- Clear LED Bulbs, 5mm, multicolor (100 pack) this may seem like a lot of bulbs, but some colors draw more battery power than others and I found testing different bulbs made the activity even more interesting
- regular gift wrapping tape
Paper Rockets and Launcher
Again, extreme props where they are due because the Cub Scout Ideas’ Tutorial for an Air Rocket Launcher and Paper Rockets simply cannot be improved upon. Sherry’s tutorials are top-notch and this is no exception. In fact, we got our paper rockets to launch at least 90′ into the air, which was impressive even when it was streamed virtually. I suggest cutting out as many fins as possible from thin cardboard boxes in your recycling. This is a great job to task parents with! I purchased all the materials suggested in the tutorial for under $10 at Home Depot and had parents asking for the link when our meeting was over – several have now built one for themselves and have been sending me photos and videos of some inspiring launches.
If you intend on using empty 2L soda bottles for this activity, consider doing your Coke and Mentos Fountain first!
Coke and Mentos Fountain
The printable on Compound Chem’s “The Secrets of the Coke and Mentos Fountain” page is a tremendous help in explaining the why’s behind this interesting chemical reaction. Seeing is believing, and the fountain conveys well both in-person and virtually. We used store-brand 2L sodas with great success! According to Compound Chem, Diet Cherry Dr. Pepper is a real show-stopper, but we found that regular diet soda versus any number of other sodas gives you quite the bang for your buck. We had to do this virtually and later had Scouts and their families sending in pictures and videos of their OWN fountains.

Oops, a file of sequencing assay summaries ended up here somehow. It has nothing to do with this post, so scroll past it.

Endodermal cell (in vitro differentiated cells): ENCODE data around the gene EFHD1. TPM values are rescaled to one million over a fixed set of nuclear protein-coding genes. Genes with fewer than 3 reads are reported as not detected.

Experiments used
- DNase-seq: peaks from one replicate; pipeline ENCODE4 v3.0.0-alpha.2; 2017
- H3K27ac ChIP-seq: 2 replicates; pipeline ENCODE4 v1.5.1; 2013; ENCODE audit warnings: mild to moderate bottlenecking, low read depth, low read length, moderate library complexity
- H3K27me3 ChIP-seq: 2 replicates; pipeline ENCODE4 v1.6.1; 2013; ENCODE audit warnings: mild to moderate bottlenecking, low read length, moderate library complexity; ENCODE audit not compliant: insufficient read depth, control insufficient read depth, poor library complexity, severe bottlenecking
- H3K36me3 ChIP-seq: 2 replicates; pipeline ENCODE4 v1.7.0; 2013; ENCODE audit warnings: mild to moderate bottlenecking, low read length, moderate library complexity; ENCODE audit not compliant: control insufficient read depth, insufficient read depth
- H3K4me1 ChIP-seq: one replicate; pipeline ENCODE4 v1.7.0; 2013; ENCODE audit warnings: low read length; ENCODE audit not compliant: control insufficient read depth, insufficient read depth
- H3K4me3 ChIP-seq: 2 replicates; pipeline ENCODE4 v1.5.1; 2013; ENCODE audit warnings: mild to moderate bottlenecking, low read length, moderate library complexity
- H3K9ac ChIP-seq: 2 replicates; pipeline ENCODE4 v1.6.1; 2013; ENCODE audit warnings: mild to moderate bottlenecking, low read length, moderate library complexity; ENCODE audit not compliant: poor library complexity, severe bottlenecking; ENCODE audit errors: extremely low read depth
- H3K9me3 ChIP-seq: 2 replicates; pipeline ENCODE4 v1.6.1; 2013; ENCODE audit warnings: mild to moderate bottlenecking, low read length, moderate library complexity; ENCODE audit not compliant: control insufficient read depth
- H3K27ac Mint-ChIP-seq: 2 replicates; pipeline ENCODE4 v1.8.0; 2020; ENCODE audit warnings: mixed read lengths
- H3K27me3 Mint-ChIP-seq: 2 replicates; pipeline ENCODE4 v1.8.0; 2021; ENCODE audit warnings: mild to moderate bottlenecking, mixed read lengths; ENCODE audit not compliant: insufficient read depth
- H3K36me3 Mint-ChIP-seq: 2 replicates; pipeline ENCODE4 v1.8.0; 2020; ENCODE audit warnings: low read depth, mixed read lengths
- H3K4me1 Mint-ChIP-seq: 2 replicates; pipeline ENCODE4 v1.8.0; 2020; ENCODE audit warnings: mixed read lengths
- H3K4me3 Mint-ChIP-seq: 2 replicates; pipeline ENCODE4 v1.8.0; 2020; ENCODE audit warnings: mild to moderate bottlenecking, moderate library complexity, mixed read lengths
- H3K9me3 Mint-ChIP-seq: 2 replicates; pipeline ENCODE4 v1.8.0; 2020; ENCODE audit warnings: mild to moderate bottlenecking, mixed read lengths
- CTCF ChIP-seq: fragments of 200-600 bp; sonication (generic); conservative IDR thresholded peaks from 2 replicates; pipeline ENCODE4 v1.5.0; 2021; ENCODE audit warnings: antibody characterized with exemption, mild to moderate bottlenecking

Virtual Scavenger Hunt Challenge
My Adventures in Science, NOVA Award Science Everywhere!: Virtual Scavenger Hunt Challenge was designed to help my Scouts earn both the Adventures in Science pin and the Science Everywhere NOVA module. I did quite a bit of research to ensure I pulled in many different types of science and linking Scouts up with safe and engaging websites. If you use it, please let me know what you thought!
I hope that at least some of this is helpful, and that it saved you a few minutes of your weekly hour of Scouting. Enjoy all of it in good health!
Yours in Scouting,